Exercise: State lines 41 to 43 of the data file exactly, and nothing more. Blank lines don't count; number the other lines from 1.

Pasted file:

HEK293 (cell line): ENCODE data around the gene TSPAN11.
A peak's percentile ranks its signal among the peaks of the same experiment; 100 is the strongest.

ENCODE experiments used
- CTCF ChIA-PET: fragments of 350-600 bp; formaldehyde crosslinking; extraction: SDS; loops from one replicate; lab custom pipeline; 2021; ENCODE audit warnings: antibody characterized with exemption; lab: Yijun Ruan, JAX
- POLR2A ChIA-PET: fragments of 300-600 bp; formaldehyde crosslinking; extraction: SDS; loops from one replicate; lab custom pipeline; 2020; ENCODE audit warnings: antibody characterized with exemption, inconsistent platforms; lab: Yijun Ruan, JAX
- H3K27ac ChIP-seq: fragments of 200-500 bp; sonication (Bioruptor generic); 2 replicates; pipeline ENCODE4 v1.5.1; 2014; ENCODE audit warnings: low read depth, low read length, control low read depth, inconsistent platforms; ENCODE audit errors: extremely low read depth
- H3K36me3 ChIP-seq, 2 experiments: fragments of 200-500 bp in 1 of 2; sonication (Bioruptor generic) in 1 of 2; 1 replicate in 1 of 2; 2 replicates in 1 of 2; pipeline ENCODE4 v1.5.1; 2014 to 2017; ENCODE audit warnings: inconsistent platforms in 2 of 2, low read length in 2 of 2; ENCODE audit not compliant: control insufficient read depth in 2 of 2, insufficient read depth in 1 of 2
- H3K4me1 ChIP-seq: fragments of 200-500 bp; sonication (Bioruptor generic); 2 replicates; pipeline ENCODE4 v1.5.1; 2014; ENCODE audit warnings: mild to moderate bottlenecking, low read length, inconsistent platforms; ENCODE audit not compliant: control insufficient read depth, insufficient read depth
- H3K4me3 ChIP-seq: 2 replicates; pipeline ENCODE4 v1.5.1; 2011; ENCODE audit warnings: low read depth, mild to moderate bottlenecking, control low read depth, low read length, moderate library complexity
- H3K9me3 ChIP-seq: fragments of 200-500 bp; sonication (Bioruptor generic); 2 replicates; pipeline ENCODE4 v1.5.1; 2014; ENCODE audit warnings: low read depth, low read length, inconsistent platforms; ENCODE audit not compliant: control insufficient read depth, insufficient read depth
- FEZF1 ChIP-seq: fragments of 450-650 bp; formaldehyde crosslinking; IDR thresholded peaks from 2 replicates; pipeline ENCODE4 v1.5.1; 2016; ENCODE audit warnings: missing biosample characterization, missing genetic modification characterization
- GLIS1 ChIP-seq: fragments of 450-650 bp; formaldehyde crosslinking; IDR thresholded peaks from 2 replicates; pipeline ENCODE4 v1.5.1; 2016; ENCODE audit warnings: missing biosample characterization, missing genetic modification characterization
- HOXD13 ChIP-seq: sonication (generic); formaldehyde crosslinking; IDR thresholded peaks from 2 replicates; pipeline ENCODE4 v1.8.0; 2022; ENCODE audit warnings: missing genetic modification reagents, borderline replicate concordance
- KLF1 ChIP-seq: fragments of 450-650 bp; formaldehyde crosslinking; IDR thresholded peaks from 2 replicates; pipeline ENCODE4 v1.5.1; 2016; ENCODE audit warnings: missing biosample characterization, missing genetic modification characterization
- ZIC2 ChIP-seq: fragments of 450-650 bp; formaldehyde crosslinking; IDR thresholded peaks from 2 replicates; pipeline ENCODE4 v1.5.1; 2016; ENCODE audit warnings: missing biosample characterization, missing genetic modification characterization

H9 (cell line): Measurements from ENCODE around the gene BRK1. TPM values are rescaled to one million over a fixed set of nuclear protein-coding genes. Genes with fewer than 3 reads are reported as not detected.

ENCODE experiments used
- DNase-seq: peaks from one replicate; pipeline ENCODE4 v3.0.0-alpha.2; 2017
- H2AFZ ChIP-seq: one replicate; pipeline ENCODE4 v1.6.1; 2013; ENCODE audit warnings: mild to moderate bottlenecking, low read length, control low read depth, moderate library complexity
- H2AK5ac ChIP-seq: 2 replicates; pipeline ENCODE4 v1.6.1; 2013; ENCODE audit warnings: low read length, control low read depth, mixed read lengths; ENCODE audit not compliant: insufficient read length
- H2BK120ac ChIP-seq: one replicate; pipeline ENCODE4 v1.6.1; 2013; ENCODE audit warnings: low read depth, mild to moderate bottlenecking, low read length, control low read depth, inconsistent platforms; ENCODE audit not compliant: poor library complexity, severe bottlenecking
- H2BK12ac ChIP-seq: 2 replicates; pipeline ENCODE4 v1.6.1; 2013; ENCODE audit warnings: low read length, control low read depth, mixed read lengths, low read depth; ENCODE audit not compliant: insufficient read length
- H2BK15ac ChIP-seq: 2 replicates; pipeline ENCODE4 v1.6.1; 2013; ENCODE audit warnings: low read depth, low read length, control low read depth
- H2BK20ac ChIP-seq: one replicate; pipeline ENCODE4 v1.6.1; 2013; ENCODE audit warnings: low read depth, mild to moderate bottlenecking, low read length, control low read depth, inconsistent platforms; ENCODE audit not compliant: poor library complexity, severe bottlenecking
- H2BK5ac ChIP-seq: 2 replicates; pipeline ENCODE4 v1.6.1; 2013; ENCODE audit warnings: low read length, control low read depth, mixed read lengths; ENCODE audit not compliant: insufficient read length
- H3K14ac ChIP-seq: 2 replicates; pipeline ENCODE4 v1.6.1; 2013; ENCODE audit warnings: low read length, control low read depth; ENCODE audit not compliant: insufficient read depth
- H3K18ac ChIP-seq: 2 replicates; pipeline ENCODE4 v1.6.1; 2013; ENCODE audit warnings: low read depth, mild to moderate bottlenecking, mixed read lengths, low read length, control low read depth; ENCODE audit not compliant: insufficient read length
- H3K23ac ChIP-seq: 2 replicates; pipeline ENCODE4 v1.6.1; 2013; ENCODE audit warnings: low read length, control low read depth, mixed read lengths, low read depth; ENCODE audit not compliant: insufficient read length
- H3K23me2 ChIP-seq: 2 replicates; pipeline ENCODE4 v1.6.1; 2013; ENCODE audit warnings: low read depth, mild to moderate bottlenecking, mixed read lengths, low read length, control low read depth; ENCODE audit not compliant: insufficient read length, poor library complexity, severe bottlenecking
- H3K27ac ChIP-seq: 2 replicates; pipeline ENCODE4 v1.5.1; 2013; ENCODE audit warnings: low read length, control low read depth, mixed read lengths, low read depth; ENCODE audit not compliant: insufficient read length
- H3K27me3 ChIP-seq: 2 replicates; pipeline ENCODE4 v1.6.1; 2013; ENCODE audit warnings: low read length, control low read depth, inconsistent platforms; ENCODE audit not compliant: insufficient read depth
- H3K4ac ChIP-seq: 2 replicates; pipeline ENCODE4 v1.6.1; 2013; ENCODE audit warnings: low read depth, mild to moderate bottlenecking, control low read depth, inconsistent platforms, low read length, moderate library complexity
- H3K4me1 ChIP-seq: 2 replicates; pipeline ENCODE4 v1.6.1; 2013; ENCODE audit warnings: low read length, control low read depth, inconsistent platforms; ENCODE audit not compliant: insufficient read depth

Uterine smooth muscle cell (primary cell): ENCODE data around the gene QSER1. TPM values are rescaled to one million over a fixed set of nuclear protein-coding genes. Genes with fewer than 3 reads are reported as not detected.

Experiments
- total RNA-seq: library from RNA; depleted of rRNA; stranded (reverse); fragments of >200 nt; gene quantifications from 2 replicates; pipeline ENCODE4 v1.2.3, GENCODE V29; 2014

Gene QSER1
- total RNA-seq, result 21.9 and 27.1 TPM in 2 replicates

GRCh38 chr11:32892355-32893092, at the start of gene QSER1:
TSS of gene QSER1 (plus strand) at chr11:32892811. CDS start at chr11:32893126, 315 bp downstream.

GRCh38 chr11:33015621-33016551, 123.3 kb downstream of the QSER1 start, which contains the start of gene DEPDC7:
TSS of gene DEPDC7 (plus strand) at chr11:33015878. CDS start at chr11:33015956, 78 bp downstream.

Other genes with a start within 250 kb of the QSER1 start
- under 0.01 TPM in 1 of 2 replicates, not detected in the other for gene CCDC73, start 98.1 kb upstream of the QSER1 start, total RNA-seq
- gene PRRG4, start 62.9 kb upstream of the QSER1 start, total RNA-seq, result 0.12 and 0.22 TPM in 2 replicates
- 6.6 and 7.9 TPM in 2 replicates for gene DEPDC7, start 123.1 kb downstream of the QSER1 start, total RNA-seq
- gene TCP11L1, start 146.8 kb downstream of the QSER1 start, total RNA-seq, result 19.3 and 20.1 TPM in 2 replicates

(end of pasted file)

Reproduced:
GRCh38 chr11:33015621-33016551, 123.3 kb downstream of the QSER1 start, which contains the start of gene DEPDC7:
TSS of gene DEPDC7 (plus strand) at chr11:33015878. CDS start at chr11:33015956, 78 bp downstream.

Other genes with a start within 250 kb of the QSER1 start